The Pitcher List staff did Hall of Fame voting this offseason, which you can see here. However, as is natural, staff members disagreed about certain players and we felt a line of articles was necessary to defend our positions. This article features two arguments: Dave Cherman’s argument for Mike Mussina in the Hall and Dan McNamara’s argument against. Who are you persuaded by?
The Case for Mussina
Evaluating Hall of Famers is a truly difficult task. You get up to 10 choices for whom you deem to be among the greatest to ever play the game of baseball. How do you properly do that? Ken Rosenthal urges us to look for a 10-year peak: did the player dominate for 10 years? Mussina doesn’t really shine in this way. To see Mussina’s Hall of Fame case, we have to look at his career as a whole.
When I look at Mike Mussina, I see a model of both consistency and longevity. Some will look at his career 3.68 ERA and scoff. How could someone with the career ERA of 2016 Ian Kennedy be a Hall of Famer? It’s important to remember the era in which Mussina played: The steroid era was rife with run scoring and home run hitting. In 2018, the league-wide ERA was 4.15, which sits lower than the league-wide ERA for 16 of Mussina’s 18 seasons and notably lower than the league-wide 4.39 ERA from 1991-2008 (Mussina’s career). Therefore, I’m going to use ERA-, which puts all ERAs on a scale with 100 being league average, below 100 being better than league average, and above 100 being worse.
From 1992-2007, Mussina posted 197 IP with an ERA- of 80 or below 10 separate times. For reference, 2013 first-ballot Hall of Famer Tom Glavine achieved that mark just seven times in his career. Yes, I probably should have set the bar at 200 IP, but Mussina had one season with 197.1 IP and that’s close enough for inclusion for me. Some may also look to strikeouts- Moose was not a strikeout pitcher by any means, but what he did do was limit walks with the best of them. That allowed him to post one of the best K/BB ratios in the history of baseball (24th all-time) despite being a relatively low strikeout pitcher.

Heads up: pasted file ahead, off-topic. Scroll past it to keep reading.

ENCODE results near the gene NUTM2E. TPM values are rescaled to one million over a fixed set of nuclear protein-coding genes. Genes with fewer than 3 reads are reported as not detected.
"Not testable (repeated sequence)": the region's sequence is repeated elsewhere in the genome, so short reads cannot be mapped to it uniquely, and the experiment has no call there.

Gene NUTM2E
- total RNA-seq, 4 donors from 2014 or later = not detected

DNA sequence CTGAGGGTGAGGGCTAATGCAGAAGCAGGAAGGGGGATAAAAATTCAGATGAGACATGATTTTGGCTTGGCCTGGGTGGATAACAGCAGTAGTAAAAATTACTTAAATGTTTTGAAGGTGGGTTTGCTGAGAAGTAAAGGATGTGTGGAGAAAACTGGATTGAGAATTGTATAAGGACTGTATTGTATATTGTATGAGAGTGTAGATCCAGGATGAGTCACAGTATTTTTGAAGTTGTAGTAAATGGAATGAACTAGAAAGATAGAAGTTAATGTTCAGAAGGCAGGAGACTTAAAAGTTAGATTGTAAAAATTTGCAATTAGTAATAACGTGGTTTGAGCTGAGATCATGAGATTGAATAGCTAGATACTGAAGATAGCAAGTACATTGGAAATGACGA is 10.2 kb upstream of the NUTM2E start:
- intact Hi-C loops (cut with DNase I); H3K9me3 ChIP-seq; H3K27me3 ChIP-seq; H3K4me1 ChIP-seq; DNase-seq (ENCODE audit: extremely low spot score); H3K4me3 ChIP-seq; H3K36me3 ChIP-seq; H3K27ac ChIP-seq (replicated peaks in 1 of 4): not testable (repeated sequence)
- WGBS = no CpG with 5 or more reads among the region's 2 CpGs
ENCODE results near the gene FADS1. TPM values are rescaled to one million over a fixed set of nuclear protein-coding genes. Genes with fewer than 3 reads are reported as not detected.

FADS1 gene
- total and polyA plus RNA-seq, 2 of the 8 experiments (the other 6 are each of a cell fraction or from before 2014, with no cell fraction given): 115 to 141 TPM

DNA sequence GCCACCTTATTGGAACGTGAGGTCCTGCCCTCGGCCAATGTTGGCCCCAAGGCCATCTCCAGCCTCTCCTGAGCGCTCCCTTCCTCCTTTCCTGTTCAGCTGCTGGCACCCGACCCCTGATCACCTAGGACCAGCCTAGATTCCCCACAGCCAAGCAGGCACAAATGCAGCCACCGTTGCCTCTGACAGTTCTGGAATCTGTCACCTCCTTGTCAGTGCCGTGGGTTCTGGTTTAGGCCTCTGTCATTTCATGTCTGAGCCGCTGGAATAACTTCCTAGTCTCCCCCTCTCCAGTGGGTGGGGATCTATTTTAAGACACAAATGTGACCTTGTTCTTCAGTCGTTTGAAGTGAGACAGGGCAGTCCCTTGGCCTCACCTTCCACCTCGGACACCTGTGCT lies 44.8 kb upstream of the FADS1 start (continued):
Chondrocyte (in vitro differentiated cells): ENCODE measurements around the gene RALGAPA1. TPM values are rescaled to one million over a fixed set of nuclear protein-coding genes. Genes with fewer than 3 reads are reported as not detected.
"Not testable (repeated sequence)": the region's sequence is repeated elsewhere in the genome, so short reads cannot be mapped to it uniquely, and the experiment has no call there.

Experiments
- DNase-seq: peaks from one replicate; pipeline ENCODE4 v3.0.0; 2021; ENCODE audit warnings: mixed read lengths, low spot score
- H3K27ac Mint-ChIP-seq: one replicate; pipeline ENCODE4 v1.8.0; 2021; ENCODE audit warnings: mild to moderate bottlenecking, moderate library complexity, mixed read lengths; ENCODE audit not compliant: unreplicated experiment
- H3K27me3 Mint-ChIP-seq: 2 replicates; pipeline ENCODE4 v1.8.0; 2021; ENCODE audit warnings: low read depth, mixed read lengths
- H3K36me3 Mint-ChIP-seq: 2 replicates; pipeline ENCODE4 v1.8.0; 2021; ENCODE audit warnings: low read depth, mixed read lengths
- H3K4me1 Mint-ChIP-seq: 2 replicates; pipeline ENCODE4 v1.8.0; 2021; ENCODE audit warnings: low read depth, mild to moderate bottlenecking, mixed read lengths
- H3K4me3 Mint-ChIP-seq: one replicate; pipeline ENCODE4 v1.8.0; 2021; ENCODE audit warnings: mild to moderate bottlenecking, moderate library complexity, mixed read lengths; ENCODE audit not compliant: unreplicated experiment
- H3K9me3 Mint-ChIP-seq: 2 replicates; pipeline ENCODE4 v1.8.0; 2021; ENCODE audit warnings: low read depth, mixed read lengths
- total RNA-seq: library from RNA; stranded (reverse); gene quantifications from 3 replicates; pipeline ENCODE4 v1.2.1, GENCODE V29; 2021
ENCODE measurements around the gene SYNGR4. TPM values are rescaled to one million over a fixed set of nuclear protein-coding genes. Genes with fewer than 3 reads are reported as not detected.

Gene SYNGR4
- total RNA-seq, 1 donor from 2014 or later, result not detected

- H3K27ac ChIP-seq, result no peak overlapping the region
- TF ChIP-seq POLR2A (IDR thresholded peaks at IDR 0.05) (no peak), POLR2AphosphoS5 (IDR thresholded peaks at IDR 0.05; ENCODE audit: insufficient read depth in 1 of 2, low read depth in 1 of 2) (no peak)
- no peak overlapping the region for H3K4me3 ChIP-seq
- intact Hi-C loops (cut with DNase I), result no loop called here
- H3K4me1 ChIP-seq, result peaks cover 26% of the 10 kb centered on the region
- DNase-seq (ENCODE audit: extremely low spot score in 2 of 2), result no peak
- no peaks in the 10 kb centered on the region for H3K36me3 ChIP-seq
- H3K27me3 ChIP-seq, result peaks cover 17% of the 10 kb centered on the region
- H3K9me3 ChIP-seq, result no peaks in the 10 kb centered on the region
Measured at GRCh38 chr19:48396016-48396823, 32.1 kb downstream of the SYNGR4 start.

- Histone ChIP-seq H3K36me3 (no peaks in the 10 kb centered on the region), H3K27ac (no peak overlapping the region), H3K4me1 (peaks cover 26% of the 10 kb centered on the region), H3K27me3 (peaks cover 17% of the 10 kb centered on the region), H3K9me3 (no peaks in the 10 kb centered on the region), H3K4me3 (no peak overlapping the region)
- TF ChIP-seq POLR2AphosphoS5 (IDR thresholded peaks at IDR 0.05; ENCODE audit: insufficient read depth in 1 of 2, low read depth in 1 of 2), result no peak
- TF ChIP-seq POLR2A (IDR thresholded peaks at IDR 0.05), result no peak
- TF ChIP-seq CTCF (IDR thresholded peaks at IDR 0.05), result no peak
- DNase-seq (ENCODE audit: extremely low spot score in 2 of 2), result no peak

One of the typical barometers for a starting pitcher is, unfortunately, wins. We look for 300 wins as a sign of Hall of Fame worthiness from a starting pitcher — a quick search will tell you Mussina doesn’t have it. However, he’s very close at 270 wins and he honestly could’ve achieved the mark, had he continued playing. He chose to retire after his first 20-win season in 2008 (after two 19-win and three 18-win seasons) when he also posted a 3.37 ERA (3.32 FIP) with the best walk rate of his career. Had he continued, there’s little doubt he would’ve made it. In addition, we’ve seen that the mark of 300 wins is far from a necessity: If 300 wins are required, tell that to Pedro Martinez (219 wins), Whitey Ford (236), Juan Marichal (243), Bob Gibson (251), and Bob Feller (266).
Let’s look at some of the analytical stats as well. Mussina ranks 18th all-time in fWAR, between Gibson and Fergie Jenkins. In fact, everyone above Mussina in fWAR is already in the Hall of Fame. He currently ranks 29th among SPs in JAWS: sitting above 40 current Hall of Famers including Nolan Ryan, Glavine, and Marichal. His place amongst Hall of Famers stat-wise is clear.
It’s not just about the stats: Being a Hall of Famer is also about the narrative. To this end, Mussina struggles a bit on first look. He came to the Yankees the year after their title in 2000 and left the year before their 2009 title, so he won no World Series championships. He won no Cy Youngs. On top of that, Mussina was just a five-time All-Star. Mussina had the misfortune of playing at the same time as some of the best pitchers in the history of baseball: Martinez, Glavine, Roger Clemens, Randy Johnson, Curt Schilling, and Greg Maddux, just to name a few. His name often gets lost in the weeds of those stars, but Mussina was a model of consistency: he finished in the top six of the Cy Young voting NINE different times. In addition, Mussina was one of the best defenders at his position ever: finishing third all time with seven gold gloves at pitcher (behind Gibson, 9 and Maddux, 18).